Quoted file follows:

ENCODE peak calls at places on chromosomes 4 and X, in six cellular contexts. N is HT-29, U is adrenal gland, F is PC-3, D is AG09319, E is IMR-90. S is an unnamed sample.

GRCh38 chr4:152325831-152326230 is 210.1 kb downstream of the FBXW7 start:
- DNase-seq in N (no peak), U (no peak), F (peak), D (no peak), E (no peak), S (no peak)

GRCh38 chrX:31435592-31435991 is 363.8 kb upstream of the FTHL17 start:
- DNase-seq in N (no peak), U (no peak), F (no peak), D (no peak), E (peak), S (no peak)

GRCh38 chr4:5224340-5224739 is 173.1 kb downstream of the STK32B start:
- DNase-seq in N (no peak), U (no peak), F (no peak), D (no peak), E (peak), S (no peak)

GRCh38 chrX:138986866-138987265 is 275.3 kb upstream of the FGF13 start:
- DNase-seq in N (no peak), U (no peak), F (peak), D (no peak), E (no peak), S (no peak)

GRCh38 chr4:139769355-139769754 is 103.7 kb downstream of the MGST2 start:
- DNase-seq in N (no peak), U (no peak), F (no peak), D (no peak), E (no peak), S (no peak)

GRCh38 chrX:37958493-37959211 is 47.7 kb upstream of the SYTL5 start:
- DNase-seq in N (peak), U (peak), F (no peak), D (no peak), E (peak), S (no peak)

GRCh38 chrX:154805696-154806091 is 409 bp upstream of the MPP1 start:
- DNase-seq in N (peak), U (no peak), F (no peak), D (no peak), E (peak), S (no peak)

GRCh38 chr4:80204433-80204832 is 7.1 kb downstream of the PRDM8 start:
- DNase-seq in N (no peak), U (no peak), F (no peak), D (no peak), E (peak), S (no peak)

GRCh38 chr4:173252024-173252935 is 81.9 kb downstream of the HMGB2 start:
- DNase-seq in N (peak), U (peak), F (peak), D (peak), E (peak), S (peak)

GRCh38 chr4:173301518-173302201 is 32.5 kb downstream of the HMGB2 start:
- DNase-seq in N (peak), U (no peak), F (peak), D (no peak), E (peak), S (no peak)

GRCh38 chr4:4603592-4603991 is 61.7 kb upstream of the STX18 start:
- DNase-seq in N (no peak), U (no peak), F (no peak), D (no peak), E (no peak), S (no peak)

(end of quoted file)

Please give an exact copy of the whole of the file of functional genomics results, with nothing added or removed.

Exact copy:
ENCODE peak calls at places on chromosomes 4 and X, in six cellular contexts. N is HT-29, U is adrenal gland, F is PC-3, D is AG09319, E is IMR-90. S is an unnamed sample.

GRCh38 chr4:152325831-152326230 is 210.1 kb downstream of the FBXW7 start:
- DNase-seq in N (no peak), U (no peak), F (peak), D (no peak), E (no peak), S (no peak)

GRCh38 chrX:31435592-31435991 is 363.8 kb upstream of the FTHL17 start:
- DNase-seq in N (no peak), U (no peak), F (no peak), D (no peak), E (peak), S (no peak)

GRCh38 chr4:5224340-5224739 is 173.1 kb downstream of the STK32B start:
- DNase-seq in N (no peak), U (no peak), F (no peak), D (no peak), E (peak), S (no peak)

GRCh38 chrX:138986866-138987265 is 275.3 kb upstream of the FGF13 start:
- DNase-seq in N (no peak), U (no peak), F (peak), D (no peak), E (no peak), S (no peak)

GRCh38 chr4:139769355-139769754 is 103.7 kb downstream of the MGST2 start:
- DNase-seq in N (no peak), U (no peak), F (no peak), D (no peak), E (no peak), S (no peak)

GRCh38 chrX:37958493-37959211 is 47.7 kb upstream of the SYTL5 start:
- DNase-seq in N (peak), U (peak), F (no peak), D (no peak), E (peak), S (no peak)

GRCh38 chrX:154805696-154806091 is 409 bp upstream of the MPP1 start:
- DNase-seq in N (peak), U (no peak), F (no peak), D (no peak), E (peak), S (no peak)

GRCh38 chr4:80204433-80204832 is 7.1 kb downstream of the PRDM8 start:
- DNase-seq in N (no peak), U (no peak), F (no peak), D (no peak), E (peak), S (no peak)

GRCh38 chr4:173252024-173252935 is 81.9 kb downstream of the HMGB2 start:
- DNase-seq in N (peak), U (peak), F (peak), D (peak), E (peak), S (peak)

GRCh38 chr4:173301518-173302201 is 32.5 kb downstream of the HMGB2 start:
- DNase-seq in N (peak), U (no peak), F (peak), D (no peak), E (peak), S (no peak)

GRCh38 chr4:4603592-4603991 is 61.7 kb upstream of the STX18 start:
- DNase-seq in N (no peak), U (no peak), F (no peak), D (no peak), E (no peak), S (no peak)